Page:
Spanish Officials Declare Catalonia Referendum ‘Discredited’

Say They May Allow 'Mock Vote' But It's Not Real Anymore

Two senior Spanish officials quoted anonymously in the media have declared the planned October 1 referendum in Catalonia totally discredited, saying it is “game over” and no one will take the vote seriously anyhow.

The officials cited seized ballot papers and claimed Catalonia doesn’t have sufficient election material left. They did say that officials may ultimately decide to allow a “mock vote” to take place, but it won’t count.

Spanish Foreign Minister Alfonso Dastis accused the Catalans of being Nazis for even trying to vote, declaring “referendums are a weapon of choice of dictators.”

The officials went on to say that neither North Korea nor Venezuela would recognize independent Catalonia even if the referendum went well, adding it wouldn’t help the pro-independence movement to win the referendum.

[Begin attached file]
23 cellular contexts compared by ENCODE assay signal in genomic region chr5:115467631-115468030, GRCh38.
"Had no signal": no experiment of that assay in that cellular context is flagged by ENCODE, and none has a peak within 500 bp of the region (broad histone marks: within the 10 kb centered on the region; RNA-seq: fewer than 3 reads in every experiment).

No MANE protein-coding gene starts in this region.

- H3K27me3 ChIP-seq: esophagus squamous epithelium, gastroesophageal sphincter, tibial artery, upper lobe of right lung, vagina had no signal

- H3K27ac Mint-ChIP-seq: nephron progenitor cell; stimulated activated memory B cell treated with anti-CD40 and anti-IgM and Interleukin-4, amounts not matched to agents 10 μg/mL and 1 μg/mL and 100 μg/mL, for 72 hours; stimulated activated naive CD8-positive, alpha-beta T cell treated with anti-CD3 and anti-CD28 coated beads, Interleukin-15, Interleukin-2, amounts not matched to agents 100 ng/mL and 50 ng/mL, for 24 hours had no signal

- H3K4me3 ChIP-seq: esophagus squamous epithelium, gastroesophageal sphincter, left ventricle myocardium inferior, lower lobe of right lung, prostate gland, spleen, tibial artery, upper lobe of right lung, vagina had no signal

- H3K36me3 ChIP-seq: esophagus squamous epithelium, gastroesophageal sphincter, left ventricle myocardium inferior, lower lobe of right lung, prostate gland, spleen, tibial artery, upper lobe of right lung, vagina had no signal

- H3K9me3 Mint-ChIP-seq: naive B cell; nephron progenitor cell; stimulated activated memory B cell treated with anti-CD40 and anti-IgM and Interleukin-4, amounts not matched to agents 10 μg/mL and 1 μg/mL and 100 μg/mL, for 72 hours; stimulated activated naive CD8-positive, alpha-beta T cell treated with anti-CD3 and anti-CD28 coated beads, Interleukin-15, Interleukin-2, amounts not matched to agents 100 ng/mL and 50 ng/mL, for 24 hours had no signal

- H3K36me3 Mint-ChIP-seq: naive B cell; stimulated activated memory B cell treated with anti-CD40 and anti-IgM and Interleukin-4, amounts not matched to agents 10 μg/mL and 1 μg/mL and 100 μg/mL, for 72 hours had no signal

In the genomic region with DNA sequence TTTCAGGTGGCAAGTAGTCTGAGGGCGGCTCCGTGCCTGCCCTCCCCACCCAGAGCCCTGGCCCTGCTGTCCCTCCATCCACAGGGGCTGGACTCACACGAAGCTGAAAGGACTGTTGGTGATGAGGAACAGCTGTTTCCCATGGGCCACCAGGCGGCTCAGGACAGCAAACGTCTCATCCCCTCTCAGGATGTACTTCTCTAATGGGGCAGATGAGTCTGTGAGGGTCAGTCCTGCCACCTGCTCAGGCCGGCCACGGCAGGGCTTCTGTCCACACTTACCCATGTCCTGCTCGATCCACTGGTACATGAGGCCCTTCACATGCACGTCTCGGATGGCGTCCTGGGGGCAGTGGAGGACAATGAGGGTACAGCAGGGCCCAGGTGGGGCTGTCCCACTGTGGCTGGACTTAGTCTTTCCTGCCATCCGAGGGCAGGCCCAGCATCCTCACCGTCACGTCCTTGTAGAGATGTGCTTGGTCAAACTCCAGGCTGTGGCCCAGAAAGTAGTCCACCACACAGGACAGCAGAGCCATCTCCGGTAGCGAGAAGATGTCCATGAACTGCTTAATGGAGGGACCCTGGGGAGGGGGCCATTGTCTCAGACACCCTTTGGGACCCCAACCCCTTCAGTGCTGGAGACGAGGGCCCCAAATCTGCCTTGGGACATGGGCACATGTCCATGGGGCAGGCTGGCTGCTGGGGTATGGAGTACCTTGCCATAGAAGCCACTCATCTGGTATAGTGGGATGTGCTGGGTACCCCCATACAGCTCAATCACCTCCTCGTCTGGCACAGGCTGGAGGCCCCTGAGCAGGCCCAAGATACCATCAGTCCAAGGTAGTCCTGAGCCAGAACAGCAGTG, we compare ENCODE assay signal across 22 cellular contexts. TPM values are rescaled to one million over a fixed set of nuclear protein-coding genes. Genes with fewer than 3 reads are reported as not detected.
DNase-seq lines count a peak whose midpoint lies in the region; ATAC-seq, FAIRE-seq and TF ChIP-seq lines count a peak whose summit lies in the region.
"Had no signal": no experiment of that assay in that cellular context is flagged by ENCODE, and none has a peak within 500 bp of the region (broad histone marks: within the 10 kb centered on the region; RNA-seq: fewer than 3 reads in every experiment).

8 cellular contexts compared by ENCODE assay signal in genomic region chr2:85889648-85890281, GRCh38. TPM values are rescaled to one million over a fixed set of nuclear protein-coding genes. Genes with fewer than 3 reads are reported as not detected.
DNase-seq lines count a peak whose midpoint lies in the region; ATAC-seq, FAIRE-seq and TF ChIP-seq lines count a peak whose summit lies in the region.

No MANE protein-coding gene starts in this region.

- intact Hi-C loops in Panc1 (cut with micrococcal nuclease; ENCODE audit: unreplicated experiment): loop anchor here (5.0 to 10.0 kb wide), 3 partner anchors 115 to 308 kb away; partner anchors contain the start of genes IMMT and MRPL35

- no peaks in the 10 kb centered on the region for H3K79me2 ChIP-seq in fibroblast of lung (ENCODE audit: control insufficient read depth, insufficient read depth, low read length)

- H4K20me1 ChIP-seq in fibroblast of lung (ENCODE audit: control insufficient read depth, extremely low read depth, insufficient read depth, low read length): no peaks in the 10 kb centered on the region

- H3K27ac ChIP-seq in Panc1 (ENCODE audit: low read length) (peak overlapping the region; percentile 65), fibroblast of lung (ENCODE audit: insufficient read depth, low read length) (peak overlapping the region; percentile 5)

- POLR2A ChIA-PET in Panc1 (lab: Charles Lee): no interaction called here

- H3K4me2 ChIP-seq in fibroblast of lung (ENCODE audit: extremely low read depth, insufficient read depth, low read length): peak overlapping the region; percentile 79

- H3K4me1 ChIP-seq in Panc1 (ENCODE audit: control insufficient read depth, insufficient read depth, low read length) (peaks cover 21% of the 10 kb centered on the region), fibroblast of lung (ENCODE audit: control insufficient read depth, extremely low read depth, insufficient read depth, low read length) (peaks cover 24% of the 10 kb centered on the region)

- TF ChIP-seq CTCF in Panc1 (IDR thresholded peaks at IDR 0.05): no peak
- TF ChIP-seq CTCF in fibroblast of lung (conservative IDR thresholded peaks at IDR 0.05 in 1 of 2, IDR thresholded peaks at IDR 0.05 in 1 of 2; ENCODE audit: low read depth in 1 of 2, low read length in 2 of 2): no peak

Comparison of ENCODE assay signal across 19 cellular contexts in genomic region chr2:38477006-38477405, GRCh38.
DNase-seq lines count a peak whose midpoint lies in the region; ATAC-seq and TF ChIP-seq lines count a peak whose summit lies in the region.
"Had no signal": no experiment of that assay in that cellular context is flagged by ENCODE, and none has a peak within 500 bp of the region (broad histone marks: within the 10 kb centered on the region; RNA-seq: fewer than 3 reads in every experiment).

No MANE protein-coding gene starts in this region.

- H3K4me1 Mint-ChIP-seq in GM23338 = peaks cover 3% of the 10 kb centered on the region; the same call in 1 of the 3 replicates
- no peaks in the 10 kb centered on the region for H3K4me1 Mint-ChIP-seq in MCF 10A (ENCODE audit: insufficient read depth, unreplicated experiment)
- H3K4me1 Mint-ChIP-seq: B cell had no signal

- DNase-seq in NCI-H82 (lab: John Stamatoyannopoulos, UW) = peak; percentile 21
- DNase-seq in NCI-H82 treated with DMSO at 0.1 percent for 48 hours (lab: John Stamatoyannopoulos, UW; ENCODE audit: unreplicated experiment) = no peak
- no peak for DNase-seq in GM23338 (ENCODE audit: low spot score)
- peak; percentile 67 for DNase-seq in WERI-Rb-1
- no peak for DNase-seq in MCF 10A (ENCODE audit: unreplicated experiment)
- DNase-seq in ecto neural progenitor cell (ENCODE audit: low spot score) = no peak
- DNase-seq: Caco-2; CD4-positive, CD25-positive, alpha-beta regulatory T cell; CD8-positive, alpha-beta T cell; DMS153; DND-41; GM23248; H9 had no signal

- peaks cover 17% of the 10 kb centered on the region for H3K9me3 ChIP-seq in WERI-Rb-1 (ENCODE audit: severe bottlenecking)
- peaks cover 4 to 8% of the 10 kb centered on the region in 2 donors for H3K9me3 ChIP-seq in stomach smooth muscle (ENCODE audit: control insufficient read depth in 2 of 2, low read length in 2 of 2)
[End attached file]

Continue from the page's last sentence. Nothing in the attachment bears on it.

All of this appears to be wishful thinking on the part of the Spanish government, as police crackdowns within Catalonia have made the population more determined than ever to vote. International recognition of the vote was always going to be difficult, but likewise doesn’t mean the vote itself is meaningless.

If anything, Spain’s desperation to discredit the vote, and the extent to which that has failed, is likely to further energize the Catalan public for years to come, and solidify in the minds of many that Catalonia is not really part of Spain.

Author: Jason Ditz

Jason Ditz is news editor of